The Federal Housing Finance Agency revealed it will no longer defend its own structure, calling itself unconstitutional.
Back in July, the Court of Appeals for the Fifth Circuit ruled that the federal government’s regulator of Fannie Mae and Freddie Mac is not constitutionally structured. The FHFA ruling deals with the agency’s leadership structure and whether a single director that wields as much authority as the FHFA director is a violation of the Constitution’s separation of powers.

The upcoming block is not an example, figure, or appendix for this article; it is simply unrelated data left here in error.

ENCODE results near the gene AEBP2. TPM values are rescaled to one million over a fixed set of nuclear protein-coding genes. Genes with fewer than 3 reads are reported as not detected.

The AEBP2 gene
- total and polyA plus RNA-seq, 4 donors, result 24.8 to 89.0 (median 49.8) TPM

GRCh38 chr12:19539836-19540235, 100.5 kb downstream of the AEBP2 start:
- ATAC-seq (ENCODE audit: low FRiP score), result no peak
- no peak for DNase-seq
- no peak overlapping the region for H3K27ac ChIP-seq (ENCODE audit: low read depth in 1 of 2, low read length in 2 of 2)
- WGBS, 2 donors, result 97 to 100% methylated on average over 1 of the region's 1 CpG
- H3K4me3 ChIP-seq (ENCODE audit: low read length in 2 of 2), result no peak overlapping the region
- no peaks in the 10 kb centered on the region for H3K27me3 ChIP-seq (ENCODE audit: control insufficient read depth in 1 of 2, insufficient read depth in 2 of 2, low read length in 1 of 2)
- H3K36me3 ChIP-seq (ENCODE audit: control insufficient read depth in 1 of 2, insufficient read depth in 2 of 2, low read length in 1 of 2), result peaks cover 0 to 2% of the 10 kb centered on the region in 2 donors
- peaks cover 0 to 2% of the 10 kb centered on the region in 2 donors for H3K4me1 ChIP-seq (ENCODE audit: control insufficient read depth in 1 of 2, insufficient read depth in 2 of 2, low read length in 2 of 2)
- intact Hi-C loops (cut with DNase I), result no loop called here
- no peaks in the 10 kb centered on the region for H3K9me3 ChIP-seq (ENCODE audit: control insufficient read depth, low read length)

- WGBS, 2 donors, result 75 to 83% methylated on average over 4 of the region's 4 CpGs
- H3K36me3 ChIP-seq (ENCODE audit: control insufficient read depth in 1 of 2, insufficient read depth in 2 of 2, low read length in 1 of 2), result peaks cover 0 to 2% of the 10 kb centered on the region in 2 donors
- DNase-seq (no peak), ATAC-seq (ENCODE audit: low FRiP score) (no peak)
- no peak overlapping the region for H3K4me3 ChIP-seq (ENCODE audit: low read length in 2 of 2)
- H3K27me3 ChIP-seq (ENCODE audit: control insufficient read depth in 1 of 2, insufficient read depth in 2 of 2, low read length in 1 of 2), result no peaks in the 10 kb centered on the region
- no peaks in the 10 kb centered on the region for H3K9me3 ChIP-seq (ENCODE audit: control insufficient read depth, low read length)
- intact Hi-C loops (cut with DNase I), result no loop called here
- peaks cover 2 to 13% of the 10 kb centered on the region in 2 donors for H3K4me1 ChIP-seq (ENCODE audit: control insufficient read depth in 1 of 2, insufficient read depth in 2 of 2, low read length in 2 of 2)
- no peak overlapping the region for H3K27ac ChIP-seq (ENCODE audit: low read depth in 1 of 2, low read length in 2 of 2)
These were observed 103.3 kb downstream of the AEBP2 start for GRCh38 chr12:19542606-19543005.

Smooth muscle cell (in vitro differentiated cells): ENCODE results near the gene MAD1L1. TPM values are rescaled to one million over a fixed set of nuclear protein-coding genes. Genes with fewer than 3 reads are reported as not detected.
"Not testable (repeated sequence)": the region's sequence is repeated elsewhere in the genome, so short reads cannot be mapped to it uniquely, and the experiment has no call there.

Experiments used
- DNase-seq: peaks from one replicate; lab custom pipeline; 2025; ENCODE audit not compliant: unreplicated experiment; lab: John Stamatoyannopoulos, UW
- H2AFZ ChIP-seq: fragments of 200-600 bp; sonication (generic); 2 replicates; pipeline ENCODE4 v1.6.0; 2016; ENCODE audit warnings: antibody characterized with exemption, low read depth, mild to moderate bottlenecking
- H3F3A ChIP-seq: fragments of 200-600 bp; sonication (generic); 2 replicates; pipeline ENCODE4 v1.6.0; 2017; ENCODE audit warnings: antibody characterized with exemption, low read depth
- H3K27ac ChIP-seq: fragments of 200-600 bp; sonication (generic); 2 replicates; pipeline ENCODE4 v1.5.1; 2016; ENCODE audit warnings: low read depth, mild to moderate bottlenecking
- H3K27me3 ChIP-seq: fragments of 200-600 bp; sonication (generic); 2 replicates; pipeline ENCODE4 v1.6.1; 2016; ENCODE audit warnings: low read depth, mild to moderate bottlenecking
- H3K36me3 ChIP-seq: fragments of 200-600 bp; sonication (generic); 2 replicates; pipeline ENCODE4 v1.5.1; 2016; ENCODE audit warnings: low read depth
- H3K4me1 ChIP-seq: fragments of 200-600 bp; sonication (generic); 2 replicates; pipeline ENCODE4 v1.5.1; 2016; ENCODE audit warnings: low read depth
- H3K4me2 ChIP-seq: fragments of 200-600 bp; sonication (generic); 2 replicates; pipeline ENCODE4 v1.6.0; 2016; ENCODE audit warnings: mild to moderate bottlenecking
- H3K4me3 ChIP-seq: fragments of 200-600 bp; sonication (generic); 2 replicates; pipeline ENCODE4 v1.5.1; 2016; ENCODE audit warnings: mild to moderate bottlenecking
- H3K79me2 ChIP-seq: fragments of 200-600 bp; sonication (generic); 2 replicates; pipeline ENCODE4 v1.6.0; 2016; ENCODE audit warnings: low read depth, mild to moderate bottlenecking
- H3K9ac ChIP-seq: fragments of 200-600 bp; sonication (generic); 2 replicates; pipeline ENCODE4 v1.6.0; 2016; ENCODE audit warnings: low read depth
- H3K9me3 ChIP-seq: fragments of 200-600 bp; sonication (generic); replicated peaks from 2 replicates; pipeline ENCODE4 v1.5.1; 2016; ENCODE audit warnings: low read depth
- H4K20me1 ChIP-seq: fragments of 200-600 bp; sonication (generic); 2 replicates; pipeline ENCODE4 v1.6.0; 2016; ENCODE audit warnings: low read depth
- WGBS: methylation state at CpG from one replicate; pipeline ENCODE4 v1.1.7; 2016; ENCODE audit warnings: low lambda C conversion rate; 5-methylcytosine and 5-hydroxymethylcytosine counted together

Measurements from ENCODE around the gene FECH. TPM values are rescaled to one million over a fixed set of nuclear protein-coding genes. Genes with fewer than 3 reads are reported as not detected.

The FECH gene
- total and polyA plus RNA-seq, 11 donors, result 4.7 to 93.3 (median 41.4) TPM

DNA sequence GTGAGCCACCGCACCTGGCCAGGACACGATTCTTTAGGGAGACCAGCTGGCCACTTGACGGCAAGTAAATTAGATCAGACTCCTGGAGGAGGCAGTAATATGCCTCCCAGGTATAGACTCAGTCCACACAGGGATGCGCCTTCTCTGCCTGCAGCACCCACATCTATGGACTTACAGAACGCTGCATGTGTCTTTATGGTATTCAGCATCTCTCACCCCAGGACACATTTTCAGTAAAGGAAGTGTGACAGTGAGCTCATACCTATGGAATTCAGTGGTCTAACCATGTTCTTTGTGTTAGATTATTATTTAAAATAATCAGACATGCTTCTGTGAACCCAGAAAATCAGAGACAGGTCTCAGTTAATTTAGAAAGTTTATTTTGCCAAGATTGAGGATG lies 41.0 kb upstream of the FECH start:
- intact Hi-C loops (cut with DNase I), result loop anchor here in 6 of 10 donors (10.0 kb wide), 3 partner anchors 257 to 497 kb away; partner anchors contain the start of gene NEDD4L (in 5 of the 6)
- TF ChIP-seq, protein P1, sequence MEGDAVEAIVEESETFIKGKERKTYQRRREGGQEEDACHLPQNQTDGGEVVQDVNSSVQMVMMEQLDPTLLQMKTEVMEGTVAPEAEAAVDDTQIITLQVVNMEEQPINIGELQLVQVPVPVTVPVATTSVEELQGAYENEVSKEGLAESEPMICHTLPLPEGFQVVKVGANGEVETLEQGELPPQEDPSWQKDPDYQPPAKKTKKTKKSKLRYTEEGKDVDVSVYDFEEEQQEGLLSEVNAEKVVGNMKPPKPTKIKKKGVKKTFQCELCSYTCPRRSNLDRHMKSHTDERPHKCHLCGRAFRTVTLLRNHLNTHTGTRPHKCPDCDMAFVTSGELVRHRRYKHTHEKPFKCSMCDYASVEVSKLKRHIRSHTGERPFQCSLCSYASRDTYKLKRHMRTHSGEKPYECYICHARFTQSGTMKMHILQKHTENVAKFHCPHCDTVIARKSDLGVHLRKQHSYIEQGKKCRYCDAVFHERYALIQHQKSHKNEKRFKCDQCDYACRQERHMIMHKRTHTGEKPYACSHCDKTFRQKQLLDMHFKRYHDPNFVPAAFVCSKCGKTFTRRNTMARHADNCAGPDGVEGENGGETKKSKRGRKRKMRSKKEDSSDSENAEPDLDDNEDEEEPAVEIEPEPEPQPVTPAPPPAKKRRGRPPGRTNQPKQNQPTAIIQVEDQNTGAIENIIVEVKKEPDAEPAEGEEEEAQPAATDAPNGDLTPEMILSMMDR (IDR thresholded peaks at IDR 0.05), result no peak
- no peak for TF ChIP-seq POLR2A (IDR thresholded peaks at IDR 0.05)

Then in August, the FHFA appealed this ruling under former FHFA Director Mel Watt, petitioning for a rehearing en banc, meaning it wanted the entire court to hear the case.
But Watt’s term recently expired, and a new director is stepping up to the helm. Going forward, the FHFA will be led by Comptroller of the Currency Joseph Otting, who was picked by President Donald Trump to serve as acting director of the FHFA while Mark Calabria is awaiting Senate confirmation to replace Watt on a permanent basis.
And now, Otting is moving a different direction, telling the court that the FHFA is under new leadership, and will no longer defend its structure.
Read more in Housing Wire.